4 March 2022

Critical wraparound homelessness services receive funding boost ahead of winter

| Lottie Twyford
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Woden Community Service CEO Jenny Kitchin, Marymead CatholicCare Canberra & Goulburn Anne Kirwan, Minister for Homelessness and Housing Services Rebecca Vassarotti and Argyle Housing project manager Justin Nyholm

Woden Community Service CEO Jenny Kitchin, Marymead CatholicCare Canberra & Goulburn Anne Kirwan, Minister for Homelessness and Housing Services Rebecca Vassarotti and Argyle Housing project manager Justin Nyholm at the announcement of the funding boost. Photo: Lottie Twyford.

In a move that’s been warmly welcomed by those in the sector, the ACT Government has plunged an additional $2.5 million in funding into a group of specialist homelessness services ahead of winter.

It comes only weeks after a damning report into the sector revealed it was chronically underfunded and short-staffed.

The main beneficiaries are Ainslie Lodge and the ACT’s centralised housing intake service OneLink.

Currently known as ‘Winter Lodge’, because it only operates in the colder months, Ainslie Lodge will benefit from a $90,00 injection to fund its transition to a full-time, year-round operation.

The service provides short-term accommodation to men sleeping rough and assists many to transition to long-term housing within Ainslie Village or the private rental market.

Its support team has provided a roof over the heads of 380 men and helped around 100 find a more permanent home since it launched in winter 2020.

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The bulk of the funding – $1,556,000 – will go towards the Territory’s homelessness and housing intake service, OneLink, operated by Woden Community Service.

CEO Jenny Kitchin said the team currently receives around 900 calls a month from Canberrans seeking assistance with homelessness and housing services. The funding would allow for additional OneLink staff to be employed and take calls and assist the team in responding to a “sustained increase in demand and complexity of clients”.

OneLink will also broker some of the additional funds to other organisations that work in the sector, she said.

One of these projects is the rough sleeping project, which provides integrated support, case management and tenancy assistance to 40 rough sleepers with mental health needs.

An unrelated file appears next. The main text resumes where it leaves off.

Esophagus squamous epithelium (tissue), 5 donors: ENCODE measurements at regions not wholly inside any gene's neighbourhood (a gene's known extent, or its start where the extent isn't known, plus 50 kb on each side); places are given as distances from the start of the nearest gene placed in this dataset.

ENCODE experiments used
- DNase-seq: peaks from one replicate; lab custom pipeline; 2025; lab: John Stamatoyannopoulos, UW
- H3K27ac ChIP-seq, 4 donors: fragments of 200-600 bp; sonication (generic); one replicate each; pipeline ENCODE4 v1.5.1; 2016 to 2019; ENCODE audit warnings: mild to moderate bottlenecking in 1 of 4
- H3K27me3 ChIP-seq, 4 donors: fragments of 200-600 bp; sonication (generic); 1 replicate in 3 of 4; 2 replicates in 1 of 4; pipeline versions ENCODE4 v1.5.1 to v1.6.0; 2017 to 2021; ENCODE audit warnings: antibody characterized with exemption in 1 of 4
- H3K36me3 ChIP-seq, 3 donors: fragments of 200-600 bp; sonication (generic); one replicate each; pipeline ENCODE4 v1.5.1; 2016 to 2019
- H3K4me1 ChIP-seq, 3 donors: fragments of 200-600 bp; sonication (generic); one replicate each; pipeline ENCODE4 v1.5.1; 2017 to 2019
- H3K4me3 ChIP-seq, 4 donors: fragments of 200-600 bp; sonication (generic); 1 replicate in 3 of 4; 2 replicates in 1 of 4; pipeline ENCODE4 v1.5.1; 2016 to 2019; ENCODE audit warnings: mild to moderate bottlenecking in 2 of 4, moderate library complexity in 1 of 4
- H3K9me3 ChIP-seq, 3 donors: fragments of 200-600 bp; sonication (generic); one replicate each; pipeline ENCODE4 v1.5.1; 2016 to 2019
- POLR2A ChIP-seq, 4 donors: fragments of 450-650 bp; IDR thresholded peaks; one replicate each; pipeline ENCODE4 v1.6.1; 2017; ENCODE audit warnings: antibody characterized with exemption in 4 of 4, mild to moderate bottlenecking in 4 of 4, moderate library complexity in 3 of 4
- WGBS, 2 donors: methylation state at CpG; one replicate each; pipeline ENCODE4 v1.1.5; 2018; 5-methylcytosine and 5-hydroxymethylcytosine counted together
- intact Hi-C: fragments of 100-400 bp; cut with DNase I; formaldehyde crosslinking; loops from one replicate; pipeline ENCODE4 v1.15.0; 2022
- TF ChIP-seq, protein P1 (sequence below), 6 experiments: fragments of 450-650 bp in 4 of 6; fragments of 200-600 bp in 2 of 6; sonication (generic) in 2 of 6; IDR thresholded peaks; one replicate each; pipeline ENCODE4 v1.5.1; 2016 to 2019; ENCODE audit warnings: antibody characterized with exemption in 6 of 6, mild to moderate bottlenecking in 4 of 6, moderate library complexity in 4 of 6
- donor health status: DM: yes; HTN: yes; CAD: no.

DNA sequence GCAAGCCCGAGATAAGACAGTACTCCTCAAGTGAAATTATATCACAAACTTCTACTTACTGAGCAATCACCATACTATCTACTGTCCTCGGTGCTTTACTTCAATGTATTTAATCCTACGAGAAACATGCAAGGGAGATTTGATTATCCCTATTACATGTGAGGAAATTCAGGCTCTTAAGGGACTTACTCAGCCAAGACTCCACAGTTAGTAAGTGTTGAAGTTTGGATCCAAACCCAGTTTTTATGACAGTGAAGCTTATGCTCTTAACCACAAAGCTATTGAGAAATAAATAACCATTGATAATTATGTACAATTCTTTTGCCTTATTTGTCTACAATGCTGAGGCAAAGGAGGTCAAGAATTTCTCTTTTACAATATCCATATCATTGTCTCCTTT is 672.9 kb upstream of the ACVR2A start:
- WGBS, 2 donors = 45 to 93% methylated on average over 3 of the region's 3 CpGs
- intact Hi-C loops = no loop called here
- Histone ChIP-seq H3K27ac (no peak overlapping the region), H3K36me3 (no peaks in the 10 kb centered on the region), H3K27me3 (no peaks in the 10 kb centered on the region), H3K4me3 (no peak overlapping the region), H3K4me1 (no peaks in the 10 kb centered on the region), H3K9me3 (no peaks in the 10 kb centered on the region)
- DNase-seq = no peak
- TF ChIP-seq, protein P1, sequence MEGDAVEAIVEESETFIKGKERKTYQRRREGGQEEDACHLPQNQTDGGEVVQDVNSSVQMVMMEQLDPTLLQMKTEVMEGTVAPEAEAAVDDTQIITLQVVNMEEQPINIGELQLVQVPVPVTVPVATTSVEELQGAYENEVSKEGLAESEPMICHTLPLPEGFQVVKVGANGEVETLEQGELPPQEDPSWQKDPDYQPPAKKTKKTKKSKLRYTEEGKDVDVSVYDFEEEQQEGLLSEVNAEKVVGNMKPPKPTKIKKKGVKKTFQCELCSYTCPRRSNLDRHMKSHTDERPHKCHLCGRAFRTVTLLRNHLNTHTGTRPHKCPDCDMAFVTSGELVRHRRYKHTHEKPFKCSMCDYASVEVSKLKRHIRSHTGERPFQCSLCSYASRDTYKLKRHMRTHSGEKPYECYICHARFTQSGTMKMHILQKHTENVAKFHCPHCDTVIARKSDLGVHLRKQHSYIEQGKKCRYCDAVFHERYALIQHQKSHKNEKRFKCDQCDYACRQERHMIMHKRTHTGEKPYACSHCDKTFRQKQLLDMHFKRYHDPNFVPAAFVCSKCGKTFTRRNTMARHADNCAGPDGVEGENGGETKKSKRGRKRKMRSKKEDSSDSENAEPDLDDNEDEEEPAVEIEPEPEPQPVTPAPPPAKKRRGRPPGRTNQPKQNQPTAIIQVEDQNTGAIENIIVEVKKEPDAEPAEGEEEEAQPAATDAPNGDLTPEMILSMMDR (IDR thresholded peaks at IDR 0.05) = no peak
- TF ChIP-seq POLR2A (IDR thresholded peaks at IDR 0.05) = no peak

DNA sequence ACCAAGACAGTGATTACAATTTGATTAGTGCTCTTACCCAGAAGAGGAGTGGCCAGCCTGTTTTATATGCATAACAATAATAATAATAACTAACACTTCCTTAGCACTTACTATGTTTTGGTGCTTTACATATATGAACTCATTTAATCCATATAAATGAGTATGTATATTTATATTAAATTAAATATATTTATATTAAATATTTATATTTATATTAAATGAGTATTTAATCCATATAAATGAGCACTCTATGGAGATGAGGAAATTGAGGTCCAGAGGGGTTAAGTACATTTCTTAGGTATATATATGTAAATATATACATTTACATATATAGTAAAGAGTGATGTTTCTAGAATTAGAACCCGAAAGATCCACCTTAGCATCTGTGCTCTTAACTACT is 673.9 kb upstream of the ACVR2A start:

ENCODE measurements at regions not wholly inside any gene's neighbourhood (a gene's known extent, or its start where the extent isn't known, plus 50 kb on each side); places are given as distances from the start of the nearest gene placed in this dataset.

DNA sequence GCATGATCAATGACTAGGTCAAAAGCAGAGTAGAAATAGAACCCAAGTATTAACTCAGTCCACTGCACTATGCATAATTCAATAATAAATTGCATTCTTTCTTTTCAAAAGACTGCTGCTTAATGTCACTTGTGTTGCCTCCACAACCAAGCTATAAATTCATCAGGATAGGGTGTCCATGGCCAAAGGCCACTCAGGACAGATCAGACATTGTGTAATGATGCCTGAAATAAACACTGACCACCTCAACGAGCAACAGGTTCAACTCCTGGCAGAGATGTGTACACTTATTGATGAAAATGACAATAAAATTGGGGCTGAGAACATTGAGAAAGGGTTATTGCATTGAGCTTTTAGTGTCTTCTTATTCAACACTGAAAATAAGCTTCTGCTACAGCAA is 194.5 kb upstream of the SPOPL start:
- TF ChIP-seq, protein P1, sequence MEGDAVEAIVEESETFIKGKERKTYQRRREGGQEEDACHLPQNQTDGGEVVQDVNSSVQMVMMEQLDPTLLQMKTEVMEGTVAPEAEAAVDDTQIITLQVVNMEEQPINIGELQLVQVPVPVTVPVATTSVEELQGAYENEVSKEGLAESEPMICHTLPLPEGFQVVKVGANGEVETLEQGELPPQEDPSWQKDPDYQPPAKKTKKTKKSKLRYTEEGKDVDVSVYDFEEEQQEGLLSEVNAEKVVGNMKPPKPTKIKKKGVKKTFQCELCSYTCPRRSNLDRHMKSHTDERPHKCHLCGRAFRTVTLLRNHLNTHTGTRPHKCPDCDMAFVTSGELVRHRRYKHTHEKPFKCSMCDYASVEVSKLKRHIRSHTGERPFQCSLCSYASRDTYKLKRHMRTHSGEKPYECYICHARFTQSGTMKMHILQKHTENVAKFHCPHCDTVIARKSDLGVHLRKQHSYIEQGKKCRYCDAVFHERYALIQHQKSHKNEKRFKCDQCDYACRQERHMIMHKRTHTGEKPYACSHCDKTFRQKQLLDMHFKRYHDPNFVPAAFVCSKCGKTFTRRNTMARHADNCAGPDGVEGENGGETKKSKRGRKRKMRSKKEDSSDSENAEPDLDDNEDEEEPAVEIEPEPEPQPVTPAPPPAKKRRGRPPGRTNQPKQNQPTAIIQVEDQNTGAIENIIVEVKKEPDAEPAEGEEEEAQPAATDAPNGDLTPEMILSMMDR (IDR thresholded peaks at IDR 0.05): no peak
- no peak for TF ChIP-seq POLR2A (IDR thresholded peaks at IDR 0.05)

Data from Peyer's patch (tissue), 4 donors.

The project is operated by Marymead CatholicCare Canberra & Goulburn, which received $150,000 as part of a broader $906,000 funding package intended to support rough sleepers transition into accommodation.

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CEO Anne Kirwan said the money would fund a community mental health specialist who would work with the group of rough sleepers.

“Many people who have been homeless for long periods have complex issues including mental illness, alcohol, tobacco and other drugs, and we find that connections to services and supports have broken down over time,” Ms Kirwan explained.

She said it was important they stay engaged with homelessness services and hoped the new outreach role could assist with this.

“This role will work closely with Axial Housing and other specialist homelessness outreach services such as the Lodge, the Early Morning Centre, OneLink, EveryMan, and the Saint Vincent de Paul Street to Home Program, to build long-term relationships with people on the streets of Canberra and to improve access to much-needed specialist clinical care,” Ms Kirwan said.

The release of the Counting the Costs report from the UNSW’s Social Policy Research Centre into the community housing sector revealed chronic issues of underfunding and systemic problems with organisations pricing their services below cost when tendering for government contracts.

Other issues raised included an unsustainable workload for staff and high rates of burnout.

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Minister for Homelessness and Housing Services Rebecca Vassarotti said the government was aware of the difficulties facing the sector and had been working closely with it throughout the pandemic, in particular.

“This funding is building on some great work that’s been happening through COVID-19 and really looking at how we support people with chronic homelessness and who are rough sleeping,” she said.

“We have been working really closely with our community partners and learning lessons from them.”

In the last budget, the ACT Government committed $8.6 million as a funding boost for homelessness services after revealing the sector’s base funding rate had not increased over the previous nine years.

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